To cause even more confusion, I got this track (as a download) a couple of years ago and it's called 'Eres Tu' by (or so I thought) a band called 'Alabina'. But it does help to explain why I found it so hard to locate more of their music!

June

Both Wikipedia & an official looking Ishtar Alabina site claim that the band was called Alabina. As far as I can tell, there were then 2 solo albums as Ishtar before deciding on Ishtar Alabina for 2005's "Je sais d'ou je viens". Hope we're all clearer now.
http://www.alabina.info/index.php

PostPosted: Fri Jan 04, 2008 8:01 pm
by pirkko
Markku Peltola was an actor-musician, part of an actors' cooperative Telakka, in Tampere, they run a theatre-club/restaurant-gallery there.

He became more well-known after Aki Kaurismaki picked him to star in the movie The Man Without the Past, which won the Cannes Grand Prix in 2002. I remember him, however, as one of the guys from Telakka, who booked the bands and took turns washing the dishes in the restaurant kitchen, Grand Prix or not.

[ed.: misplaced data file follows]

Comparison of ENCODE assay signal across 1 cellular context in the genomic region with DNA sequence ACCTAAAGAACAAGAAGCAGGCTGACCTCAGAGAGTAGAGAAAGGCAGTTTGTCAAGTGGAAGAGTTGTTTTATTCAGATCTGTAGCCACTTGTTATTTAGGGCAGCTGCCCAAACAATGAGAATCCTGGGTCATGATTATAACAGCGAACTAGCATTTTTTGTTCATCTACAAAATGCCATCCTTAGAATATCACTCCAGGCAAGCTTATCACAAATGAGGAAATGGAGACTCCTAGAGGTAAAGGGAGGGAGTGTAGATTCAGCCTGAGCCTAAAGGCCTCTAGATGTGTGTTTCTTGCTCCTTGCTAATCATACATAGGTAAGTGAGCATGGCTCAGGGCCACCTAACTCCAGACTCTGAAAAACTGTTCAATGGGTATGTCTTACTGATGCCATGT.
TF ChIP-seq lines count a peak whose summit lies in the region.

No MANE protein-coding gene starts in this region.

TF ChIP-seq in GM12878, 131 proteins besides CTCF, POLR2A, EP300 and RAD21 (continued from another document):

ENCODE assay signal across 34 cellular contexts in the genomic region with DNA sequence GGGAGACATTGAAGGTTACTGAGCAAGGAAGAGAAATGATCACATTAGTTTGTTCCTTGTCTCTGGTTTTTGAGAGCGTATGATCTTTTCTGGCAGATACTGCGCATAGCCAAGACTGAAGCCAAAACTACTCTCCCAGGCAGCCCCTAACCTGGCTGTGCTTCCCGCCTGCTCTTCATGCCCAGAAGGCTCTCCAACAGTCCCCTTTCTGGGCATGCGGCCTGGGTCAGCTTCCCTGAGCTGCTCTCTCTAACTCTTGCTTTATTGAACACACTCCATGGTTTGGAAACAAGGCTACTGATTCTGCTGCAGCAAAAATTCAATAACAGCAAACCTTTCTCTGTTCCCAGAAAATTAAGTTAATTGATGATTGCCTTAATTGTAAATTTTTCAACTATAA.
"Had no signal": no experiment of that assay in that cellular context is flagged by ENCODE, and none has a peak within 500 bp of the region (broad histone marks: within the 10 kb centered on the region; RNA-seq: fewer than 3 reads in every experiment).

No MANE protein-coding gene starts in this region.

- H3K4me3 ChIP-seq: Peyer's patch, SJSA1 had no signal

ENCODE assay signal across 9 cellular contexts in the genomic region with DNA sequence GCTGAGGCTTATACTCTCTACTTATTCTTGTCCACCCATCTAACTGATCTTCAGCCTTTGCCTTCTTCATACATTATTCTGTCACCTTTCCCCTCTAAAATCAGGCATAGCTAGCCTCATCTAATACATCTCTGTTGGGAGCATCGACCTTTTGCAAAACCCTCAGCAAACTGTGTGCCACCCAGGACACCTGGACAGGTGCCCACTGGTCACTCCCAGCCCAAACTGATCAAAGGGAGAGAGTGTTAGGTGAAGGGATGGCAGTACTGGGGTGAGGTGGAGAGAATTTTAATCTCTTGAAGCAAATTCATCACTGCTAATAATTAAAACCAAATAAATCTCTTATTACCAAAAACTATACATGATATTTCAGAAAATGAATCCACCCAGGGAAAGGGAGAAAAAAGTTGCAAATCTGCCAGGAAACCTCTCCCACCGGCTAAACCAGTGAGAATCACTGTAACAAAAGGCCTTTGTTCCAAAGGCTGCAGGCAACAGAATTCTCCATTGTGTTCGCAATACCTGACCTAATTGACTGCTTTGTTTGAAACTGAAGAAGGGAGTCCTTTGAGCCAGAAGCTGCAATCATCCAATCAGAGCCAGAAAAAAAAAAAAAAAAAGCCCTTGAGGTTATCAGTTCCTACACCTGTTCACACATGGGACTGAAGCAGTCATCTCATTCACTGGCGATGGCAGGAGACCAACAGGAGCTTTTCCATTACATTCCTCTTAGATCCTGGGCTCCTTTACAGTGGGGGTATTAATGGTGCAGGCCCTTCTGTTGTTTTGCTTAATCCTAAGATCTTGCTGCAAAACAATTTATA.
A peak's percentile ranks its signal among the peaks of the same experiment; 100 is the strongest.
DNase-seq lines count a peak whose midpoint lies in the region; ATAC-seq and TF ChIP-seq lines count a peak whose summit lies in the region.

He died early Monday:
http://kamera.blogspot.com/2008/01/aki- ... ltola.html

emails

PostPosted: Sat Jan 05, 2008 5:19 pm
by Charlie
email from:

1. Elsa


Hi charlie, you made a mistake. Tewolde Redda is Eritrean singer.

Check http://music.eriplanet.com/index.php?=& ... elde+Redda

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2. Arnaud Ntirenganya Emmanuel - Rwandan in Cameroon

Hi Charlie,
I did enjoy the sound from Ethiopia very much.

I would like you to play some sounds of Masabo Nyangezi and Byumvuhore Jean Baptist from Rwanda.

You can get in touch by brousing their sites using their names. Thanks.

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3. Richard Camber, London, UK

Charlie. "Los Ninos de Sara" = "The Children of Sara" and not "The Children of the Sahara".

It's Spanish, you know !

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4. raphael altman, oxford, uk

how ironic that charlie is wanting to learn Spanish!

Last night, after the track Alabina, he said that Ishtar had been singing in Spanish - she hadn't - the male in the troupe had sung in Spanish, while her contribution was in Arabic.

(Hence 'Latin-Arabia' in the album title.)

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5. Name: Harold Levy, Mobberley, UK


Found Friday's programme excellent, particularly Alabina but I am unable to source a site from which I can download , and pay for it.

Could you advise?

Thanks again for your exciting choices

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CG reply: any advice, forumistas?